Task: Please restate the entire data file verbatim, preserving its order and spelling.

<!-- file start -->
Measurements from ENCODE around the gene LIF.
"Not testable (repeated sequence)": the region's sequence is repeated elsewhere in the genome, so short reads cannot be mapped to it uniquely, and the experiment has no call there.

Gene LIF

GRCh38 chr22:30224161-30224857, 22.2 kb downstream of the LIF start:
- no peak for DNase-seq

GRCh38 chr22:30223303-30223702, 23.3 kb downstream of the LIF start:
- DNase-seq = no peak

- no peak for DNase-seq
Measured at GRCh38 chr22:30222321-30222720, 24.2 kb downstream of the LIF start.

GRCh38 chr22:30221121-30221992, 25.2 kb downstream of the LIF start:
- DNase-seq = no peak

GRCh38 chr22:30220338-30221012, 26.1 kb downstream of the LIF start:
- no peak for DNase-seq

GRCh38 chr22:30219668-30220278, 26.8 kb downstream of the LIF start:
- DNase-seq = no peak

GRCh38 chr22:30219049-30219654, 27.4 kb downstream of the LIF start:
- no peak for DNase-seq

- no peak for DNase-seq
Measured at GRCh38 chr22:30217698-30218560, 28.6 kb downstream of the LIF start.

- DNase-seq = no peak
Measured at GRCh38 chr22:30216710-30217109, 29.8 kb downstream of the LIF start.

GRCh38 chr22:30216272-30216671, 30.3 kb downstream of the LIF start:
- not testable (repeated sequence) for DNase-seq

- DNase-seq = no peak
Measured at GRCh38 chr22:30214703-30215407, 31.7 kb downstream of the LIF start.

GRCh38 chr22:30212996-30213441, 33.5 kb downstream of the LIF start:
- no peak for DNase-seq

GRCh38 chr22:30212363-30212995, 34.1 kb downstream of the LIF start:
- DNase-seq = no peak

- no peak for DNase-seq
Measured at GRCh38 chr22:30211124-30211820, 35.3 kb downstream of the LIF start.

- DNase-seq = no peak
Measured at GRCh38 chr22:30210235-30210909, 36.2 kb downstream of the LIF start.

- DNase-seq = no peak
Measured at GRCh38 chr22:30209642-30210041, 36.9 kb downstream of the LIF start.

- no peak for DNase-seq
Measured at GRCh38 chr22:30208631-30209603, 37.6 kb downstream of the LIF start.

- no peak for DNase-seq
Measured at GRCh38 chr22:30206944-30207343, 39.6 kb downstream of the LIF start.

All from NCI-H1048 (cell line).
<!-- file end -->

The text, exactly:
Measurements from ENCODE around the gene LIF.
"Not testable (repeated sequence)": the region's sequence is repeated elsewhere in the genome, so short reads cannot be mapped to it uniquely, and the experiment has no call there.

Gene LIF

GRCh38 chr22:30224161-30224857, 22.2 kb downstream of the LIF start:
- no peak for DNase-seq

GRCh38 chr22:30223303-30223702, 23.3 kb downstream of the LIF start:
- DNase-seq = no peak

- no peak for DNase-seq
Measured at GRCh38 chr22:30222321-30222720, 24.2 kb downstream of the LIF start.

GRCh38 chr22:30221121-30221992, 25.2 kb downstream of the LIF start:
- DNase-seq = no peak

GRCh38 chr22:30220338-30221012, 26.1 kb downstream of the LIF start:
- no peak for DNase-seq

GRCh38 chr22:30219668-30220278, 26.8 kb downstream of the LIF start:
- DNase-seq = no peak

GRCh38 chr22:30219049-30219654, 27.4 kb downstream of the LIF start:
- no peak for DNase-seq

- no peak for DNase-seq
Measured at GRCh38 chr22:30217698-30218560, 28.6 kb downstream of the LIF start.

- DNase-seq = no peak
Measured at GRCh38 chr22:30216710-30217109, 29.8 kb downstream of the LIF start.

GRCh38 chr22:30216272-30216671, 30.3 kb downstream of the LIF start:
- not testable (repeated sequence) for DNase-seq

- DNase-seq = no peak
Measured at GRCh38 chr22:30214703-30215407, 31.7 kb downstream of the LIF start.

GRCh38 chr22:30212996-30213441, 33.5 kb downstream of the LIF start:
- no peak for DNase-seq

GRCh38 chr22:30212363-30212995, 34.1 kb downstream of the LIF start:
- DNase-seq = no peak

- no peak for DNase-seq
Measured at GRCh38 chr22:30211124-30211820, 35.3 kb downstream of the LIF start.

- DNase-seq = no peak
Measured at GRCh38 chr22:30210235-30210909, 36.2 kb downstream of the LIF start.

- DNase-seq = no peak
Measured at GRCh38 chr22:30209642-30210041, 36.9 kb downstream of the LIF start.

- no peak for DNase-seq
Measured at GRCh38 chr22:30208631-30209603, 37.6 kb downstream of the LIF start.

- no peak for DNase-seq
Measured at GRCh38 chr22:30206944-30207343, 39.6 kb downstream of the LIF start.

All from NCI-H1048 (cell line).